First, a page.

What Makes Ants Great Navigators?
Let’s be honest: we should really be glad that ants are a little lacking in the size department, because there’s just not much else we humans are superior in.
Sure, we’ve done great things throughout history. We’ve built some pretty amazing buildings and established a countless number of civilizations. But ants have done all that, without relying on petty tools and machinery. In fact, they’ve built massive societies and underground megalopolises with their own two… mandibles.
So, it’s not too far-fetched to say that anything we can do, ants can do better. Just look at our existence within a greater perspective, and you’ll start to get it. They’re more coordinated, hardworking, and powerful than us. And to add insult to injury, latest research indicates that they also make better navigators, too.
Ants Have Two Navigational Strategies
Imagine getting to a restaurant you’ve found on Yelp, without the help of Google Maps, or even road signs. Now imagine doing it while going backwards.
It may sound like an impossible feat, but for these insects, it’s a trivial task, both forwards and in rewind.
This is thanks to their incredible ability to separate the direction they’re going from what they’re seeing! Ants can travel far away from their nests and easily find their way back, regardless of whatever obstacle that may come in their path.
But how is that so, you ask? Researchers from the University of Edinburgh asked the same question and sought answers by planting a bunch of barriers around a desert ant nest to create a maze. They made sure the barriers didn’t impede the view of the ants and gave them some time to get used to their surroundings.
The researchers discovered that the ants relied on two navigational strategies to route their way home:
1. Following Their Visual Memories
Here’s the deal: ants change their walking orientation depending on the size of food they have to carry. So, when the these insects encountered the smaller bits of cookie that the researchers laid out on the trail, they walked forward. And when they encountered the larger bits, they dragged them while walking backward.
It turns out that the ants relied on their view and visual cues to navigate back to their nest. For one, the forward-walking ants constantly adjusted their course by analyzing their surrounding scenery, without stopping in-between!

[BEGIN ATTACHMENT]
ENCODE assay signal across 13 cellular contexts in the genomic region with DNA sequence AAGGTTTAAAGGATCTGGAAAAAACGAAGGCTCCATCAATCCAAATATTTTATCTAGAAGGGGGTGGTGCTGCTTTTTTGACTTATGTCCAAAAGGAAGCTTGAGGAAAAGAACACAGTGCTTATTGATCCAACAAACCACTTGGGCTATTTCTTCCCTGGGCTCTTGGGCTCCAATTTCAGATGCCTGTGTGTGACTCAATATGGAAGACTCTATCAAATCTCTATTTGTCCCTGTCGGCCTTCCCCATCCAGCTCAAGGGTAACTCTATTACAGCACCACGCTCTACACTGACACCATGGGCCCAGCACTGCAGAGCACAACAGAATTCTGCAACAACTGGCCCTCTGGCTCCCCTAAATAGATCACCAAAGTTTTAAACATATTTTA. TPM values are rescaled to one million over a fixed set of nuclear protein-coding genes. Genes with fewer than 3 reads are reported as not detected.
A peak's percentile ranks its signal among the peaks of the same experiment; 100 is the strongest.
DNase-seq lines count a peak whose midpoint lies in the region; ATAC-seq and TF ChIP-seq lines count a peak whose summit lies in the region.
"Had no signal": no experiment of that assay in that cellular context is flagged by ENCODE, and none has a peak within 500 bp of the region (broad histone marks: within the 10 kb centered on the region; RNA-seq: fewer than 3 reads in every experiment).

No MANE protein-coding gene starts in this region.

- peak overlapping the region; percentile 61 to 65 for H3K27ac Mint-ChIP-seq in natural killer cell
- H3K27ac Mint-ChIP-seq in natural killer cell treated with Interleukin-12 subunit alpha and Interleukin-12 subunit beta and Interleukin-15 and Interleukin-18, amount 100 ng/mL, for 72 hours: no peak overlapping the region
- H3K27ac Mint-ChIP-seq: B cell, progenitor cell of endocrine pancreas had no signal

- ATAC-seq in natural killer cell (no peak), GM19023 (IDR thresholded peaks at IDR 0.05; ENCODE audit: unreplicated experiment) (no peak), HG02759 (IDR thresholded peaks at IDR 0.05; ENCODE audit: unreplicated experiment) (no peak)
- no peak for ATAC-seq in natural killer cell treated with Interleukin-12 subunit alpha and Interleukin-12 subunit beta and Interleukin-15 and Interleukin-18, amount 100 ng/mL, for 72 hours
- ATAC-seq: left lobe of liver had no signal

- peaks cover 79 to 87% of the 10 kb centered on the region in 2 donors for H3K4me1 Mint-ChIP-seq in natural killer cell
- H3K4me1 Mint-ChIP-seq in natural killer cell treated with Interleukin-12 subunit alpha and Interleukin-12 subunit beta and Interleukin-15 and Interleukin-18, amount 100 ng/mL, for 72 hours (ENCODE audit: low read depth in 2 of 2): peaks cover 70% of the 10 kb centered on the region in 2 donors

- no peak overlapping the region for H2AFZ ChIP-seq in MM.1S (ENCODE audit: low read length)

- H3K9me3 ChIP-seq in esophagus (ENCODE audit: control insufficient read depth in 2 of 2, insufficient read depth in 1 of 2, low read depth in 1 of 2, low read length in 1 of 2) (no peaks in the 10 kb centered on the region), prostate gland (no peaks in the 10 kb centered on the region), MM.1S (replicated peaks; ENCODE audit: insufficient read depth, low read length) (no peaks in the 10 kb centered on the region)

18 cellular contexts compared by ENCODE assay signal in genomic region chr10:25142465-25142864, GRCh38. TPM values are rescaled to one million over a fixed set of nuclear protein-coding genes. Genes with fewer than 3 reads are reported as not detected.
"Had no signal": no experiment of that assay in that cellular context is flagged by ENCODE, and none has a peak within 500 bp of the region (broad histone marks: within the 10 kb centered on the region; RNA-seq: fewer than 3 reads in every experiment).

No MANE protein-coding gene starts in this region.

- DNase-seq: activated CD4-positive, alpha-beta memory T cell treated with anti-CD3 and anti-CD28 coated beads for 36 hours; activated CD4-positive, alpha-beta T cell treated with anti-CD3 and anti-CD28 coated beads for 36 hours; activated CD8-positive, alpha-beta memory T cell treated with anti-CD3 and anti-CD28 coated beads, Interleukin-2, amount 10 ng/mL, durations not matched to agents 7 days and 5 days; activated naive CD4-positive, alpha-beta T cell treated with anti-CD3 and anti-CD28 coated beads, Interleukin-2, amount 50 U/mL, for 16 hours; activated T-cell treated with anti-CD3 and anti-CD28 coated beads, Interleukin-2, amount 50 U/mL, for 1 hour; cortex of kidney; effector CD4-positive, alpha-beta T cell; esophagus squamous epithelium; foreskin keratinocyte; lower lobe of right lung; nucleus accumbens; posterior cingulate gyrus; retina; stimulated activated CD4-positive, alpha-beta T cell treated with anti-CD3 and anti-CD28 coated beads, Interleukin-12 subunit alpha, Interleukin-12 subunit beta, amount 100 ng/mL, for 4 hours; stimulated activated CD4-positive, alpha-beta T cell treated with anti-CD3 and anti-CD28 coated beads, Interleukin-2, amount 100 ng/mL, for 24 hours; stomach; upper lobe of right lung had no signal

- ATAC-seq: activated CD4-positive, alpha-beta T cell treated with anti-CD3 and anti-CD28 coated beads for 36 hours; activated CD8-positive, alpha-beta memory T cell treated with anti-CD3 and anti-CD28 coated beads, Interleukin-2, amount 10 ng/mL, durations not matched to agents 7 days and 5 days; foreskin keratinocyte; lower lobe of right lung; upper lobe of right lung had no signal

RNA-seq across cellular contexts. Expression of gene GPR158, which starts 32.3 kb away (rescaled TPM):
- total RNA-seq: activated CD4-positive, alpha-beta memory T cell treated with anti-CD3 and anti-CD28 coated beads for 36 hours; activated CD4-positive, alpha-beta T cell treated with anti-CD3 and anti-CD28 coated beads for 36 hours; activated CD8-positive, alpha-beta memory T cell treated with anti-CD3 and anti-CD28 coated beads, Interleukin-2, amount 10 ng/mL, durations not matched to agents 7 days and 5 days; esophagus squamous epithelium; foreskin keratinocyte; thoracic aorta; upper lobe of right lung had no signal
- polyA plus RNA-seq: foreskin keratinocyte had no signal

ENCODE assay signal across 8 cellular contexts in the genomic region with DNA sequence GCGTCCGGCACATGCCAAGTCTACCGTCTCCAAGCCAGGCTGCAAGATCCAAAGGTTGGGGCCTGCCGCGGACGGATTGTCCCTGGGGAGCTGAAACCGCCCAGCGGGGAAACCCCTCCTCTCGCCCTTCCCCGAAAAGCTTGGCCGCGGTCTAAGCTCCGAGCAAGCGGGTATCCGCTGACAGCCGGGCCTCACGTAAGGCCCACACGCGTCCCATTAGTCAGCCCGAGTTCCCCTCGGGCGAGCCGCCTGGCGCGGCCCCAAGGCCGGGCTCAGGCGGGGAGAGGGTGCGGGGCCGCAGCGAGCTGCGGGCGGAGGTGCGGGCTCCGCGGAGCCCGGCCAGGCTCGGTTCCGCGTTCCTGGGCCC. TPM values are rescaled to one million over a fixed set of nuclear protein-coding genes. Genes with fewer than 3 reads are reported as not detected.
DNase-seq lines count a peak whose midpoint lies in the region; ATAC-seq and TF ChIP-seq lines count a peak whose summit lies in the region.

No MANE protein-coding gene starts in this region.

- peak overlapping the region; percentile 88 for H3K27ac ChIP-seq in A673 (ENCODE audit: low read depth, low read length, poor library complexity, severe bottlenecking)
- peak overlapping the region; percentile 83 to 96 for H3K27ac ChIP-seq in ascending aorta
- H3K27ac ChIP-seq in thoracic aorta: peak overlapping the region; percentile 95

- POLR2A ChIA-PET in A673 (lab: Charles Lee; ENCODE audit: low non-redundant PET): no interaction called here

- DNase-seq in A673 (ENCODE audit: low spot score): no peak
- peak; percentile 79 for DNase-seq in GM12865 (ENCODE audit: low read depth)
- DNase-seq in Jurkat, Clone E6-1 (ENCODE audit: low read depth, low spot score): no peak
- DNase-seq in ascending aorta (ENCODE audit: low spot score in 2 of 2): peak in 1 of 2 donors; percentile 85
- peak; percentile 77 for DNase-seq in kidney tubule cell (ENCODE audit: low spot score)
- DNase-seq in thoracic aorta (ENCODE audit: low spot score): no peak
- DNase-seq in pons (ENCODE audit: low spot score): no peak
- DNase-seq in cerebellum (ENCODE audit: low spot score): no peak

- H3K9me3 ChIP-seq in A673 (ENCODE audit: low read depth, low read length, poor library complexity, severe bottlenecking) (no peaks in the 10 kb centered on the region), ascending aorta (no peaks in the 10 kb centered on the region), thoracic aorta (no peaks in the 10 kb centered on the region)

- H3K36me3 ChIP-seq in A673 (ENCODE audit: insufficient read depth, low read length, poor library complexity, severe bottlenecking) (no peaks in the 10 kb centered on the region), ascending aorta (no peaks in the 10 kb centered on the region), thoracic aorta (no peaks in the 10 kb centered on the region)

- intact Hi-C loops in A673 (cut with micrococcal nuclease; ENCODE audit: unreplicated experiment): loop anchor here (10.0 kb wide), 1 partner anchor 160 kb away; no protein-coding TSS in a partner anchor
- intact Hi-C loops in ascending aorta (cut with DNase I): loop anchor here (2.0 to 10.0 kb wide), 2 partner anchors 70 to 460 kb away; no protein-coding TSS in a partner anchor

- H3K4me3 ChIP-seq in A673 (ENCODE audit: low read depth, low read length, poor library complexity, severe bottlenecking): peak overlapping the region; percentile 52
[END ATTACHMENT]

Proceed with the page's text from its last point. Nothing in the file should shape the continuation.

Backward-walking ants, however, did things a little differently. They made occasional stops to rotate around the spot while carrying the food, and hastily corrected their direction based on the visual information that they absorbed.
And if the cookie pieces were too large to lug around, the ants dropped the food altogether, walking a few steps forward, peeking around, and orientating themselves before pulling once more.
Regardless, the way they match their progress against their memories of their visual surroundings shows that their mental capacity is far more complex than we give them credit for. Truly remarkable cognition and planning, which we humans often find ourselves lacking in in the convenience of today’s digital age!
However, the researchers weren’t fully convinced that was the only thing these versatile ants relied on to navigate. Based on the way the ants’ visual memories worked, the researchers believed a simple peel forward would not be enough for backward-walking ants to properly navigate.
So get this: the researchers determined that the ants are also capable of navigating using the stars. In other words, they’re able to find their way by referring to the position of the sun in the sky.
The researchers confirmed this by making the ants walk through a funnel, which denied them the visual cues of their surrounding environment.
As they expected, the funnel proved to be incapable of outsmarting the super-bugs. Every time the ants were forced into the funnel, they immediately came back out, looked skyward, and effortlessly re-oriented themselves. They actually noted the location of the sun in the sky to reframe their visual memory of their route!
Ants Are Not To Be Underestimated
While their brains may be less than the size of a pinhead, these insects are way smarter than we give them credit for. They can clear navigational challenges that we humans would have trouble with – much more than we’d like to admit!
So next time you find yourself hopelessly lost in a new city or town, keep calm and just relax. C’mon – if small, insignificant, pip-squeak ants can do it, so can you… right?
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